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HOS Change Kicks Off New Agenda

aa-12-15-16Although much of President-Elect Donald Trump’s regulatory agenda is subject to speculation, some details are becoming clearer about where his Administration and the new Republican Congress will be heading.

In the last issue we took a close look at his general approach to federal regulation, and what he is expected to do regarding one of the most important promises of his campaign: sweeping immigration enforcement and general regulatory reform (AA, 11-30-16, P. 1).

Trump’s Republican allies in Congress have done their part by rolling back the truck driver hours of service regulations to what they had been in 2013, resulting in suspension of the 34-hour restart provision unless a government study now underway can show that the restart provision substantially improves safety.

This was included in legislation that continues funding for the federal government to April 2017. A temporary suspension by Congress of the restart provision had been in effect since December 2014.

The restart provision was the most controversial portion of HOS changes adopted in 2013, and was estimated to have added about 3% to the cost of long-distance shipping by truck during the period it was in effect.

Eliminating the 34-hour restart drew praise from American Trucking Associations President Chris Spear. “Reverting back to the pre-July 2013 restart shifts the emphasis back to safety by removing flawed data from the rulemaking process.”

According to Spear, “The entire industry will now be able to comply with this rule thanks to a common sense approach championed by a bipartisan group of legislators.”

However, he stresses that the industry must seek to overturn state laws that were adopted in the wake of the federal HOS rule.

“While ATA sought the same for preempting states that have added redundant rest break requirements on top of the existing federal standard, ATA will continue to push hard for federal preemption of specific state laws when the 115th Congress convenes next month,” Spear says.

Look for OSHA Changes

Although President-Elect Trump will not take office until late next month, some experts already predict substantial changes in a number of areas impacting employers, including the direction and supervision of Occupational Safety and Health Administration enforcement activities.

“We anticipate that OSHA is likely to pivot away from the enforcement heavy agenda to a more business-friendly agency,” point out attorneys with the law firm of Seyfarth Shaw.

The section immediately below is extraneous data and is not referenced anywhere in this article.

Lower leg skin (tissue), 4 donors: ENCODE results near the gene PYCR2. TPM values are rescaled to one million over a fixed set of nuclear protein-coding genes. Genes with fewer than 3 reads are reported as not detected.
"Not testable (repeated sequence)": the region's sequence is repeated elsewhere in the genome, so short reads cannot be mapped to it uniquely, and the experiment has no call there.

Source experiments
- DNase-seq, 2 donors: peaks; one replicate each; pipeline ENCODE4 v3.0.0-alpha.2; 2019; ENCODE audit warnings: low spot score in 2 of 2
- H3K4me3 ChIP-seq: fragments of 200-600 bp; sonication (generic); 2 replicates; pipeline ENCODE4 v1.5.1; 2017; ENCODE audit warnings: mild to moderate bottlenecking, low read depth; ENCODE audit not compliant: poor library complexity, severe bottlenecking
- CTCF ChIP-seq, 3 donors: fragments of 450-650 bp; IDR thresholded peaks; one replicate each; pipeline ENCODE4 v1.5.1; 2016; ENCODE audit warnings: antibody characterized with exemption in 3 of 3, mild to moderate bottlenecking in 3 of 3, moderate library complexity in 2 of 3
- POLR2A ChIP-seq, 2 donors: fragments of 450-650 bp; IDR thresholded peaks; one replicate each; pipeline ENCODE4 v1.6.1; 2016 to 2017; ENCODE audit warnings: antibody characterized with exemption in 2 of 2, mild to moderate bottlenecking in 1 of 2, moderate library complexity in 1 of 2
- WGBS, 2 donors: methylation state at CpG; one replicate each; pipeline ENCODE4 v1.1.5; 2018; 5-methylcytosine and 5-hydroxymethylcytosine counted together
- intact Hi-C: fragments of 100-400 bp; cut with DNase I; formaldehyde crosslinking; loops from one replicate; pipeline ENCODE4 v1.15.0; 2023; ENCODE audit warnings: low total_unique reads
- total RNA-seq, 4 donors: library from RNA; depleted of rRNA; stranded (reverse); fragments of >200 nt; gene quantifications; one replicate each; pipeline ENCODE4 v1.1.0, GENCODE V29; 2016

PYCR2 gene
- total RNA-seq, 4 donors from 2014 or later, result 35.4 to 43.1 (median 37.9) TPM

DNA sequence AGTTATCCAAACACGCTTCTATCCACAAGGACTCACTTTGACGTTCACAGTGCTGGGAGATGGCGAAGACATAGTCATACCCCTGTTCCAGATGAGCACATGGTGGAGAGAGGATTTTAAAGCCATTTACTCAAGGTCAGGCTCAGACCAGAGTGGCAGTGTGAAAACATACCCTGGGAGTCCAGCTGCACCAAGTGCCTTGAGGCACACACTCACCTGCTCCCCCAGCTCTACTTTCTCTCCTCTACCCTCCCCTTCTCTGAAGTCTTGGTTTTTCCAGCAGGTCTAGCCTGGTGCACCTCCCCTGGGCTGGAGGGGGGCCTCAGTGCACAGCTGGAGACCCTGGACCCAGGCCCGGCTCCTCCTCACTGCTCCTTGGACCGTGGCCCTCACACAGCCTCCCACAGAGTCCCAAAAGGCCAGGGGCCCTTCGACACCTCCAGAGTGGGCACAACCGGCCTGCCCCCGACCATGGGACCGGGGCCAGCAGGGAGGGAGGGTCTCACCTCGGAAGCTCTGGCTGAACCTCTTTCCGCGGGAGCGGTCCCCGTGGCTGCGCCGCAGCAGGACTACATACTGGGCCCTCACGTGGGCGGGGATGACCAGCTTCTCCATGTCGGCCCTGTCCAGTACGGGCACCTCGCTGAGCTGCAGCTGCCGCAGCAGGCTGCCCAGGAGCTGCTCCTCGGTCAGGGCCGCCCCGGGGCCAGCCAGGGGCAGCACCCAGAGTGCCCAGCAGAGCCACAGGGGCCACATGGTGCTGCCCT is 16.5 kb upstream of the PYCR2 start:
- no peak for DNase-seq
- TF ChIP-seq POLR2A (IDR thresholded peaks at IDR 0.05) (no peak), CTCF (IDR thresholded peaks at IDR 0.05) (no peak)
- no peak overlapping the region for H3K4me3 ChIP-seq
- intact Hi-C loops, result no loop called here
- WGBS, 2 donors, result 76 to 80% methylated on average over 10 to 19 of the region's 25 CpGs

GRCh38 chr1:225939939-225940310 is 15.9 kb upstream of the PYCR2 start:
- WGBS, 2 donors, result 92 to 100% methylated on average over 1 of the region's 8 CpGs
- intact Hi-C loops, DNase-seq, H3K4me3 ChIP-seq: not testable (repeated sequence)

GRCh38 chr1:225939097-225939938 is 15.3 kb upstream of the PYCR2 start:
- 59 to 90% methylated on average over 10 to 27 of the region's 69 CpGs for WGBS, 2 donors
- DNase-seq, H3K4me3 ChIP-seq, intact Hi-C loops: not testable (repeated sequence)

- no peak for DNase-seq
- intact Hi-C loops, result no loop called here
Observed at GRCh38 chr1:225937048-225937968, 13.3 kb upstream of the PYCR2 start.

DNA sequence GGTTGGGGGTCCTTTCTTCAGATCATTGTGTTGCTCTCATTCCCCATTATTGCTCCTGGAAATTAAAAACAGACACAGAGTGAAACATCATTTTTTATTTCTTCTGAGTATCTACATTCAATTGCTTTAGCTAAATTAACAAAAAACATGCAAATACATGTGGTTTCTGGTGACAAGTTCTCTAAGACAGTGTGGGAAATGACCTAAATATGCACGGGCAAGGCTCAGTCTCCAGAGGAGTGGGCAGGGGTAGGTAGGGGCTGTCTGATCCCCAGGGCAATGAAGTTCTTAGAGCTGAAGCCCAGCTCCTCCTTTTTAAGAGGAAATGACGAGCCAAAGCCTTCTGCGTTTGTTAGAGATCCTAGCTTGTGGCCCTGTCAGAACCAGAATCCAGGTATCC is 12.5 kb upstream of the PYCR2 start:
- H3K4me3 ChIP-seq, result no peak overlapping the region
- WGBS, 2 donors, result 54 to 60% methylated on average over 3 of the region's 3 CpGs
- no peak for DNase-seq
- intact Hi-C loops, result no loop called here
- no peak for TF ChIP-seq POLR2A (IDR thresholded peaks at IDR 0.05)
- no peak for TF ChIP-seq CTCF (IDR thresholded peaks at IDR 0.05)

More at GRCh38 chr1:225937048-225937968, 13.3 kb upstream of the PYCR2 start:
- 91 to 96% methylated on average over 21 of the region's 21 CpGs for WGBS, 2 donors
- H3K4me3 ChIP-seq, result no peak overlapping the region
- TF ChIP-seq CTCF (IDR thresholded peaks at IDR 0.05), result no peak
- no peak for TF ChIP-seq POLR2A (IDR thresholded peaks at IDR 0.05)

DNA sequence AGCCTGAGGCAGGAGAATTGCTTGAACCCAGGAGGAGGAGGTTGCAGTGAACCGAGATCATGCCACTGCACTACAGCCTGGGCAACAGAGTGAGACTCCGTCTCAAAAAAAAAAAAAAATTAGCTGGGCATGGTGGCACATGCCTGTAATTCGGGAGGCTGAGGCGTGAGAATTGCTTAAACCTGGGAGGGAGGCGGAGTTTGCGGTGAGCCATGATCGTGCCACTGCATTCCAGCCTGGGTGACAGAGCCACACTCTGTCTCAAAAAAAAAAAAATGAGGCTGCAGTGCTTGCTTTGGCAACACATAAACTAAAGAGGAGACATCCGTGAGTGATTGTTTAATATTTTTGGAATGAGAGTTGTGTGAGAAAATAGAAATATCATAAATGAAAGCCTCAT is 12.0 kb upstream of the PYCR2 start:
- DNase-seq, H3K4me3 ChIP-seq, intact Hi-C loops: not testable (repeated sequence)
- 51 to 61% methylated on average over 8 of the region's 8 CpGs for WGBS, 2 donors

Attorney Travis W. Vance of the Fisher Phillips law firm observes, “Trump likely will streamline OSHA, repeal some its recent rules, including those relating to increased penalties and reporting requirements, and refocus the agency on high-hazard enforcement.”

Trump’s choice of Andrew Puzder, CEO of CKE Restaurants, as the new Secretary of Labor was greeted with hand-wringing by those on the left who believe the Labor Department should serve only as a proponent of unions and their entire agenda.

During his campaign, Trump said he favored regulations that protect health and safety, so don’t expect to see OSHA completely neutered by the new Administration.

On the other hand, we can expect that we won’t see more electronic reporting rules to feed company information to unions and pro-union tort lawyers, or attempts to stretch the agency’s reach to independent contractors and other gig workers.

You also can definitely count on OSHA’s tight working relationship with the Mexican government to come to an end fairly quickly (See Page 4).

Other items expected to receive renewed scrutiny include the recently imposed anti-retaliation rules that prohibit post-injury drug testing of employees except under certain circumstances.

It also seems likely that Trump will overturn President Obama’s executive order requiring federal contractors to disclose all labor law violations, such as OSHA citations, when they bid on certain projects, even when those citations are not final and are being challenged by employers.

Whatever happens, important changes are coming at DOL and OSHA. “However, we also know that the recently increased OSHA penalties are the law, therefore, will not likely be rolled back under the Trump administration. We also believe that it is unlikely that the five year look back period for “repeat” violations will change,” note the Seyfarth Shaw attorneys.

They add that OSHA’s stress on whistleblower and anti-retaliation claims no longer will be a focus. “Rather, we anticipate OSHA returning to more business-friendly Voluntary Protection Program and cooperative compliance programs over time.”

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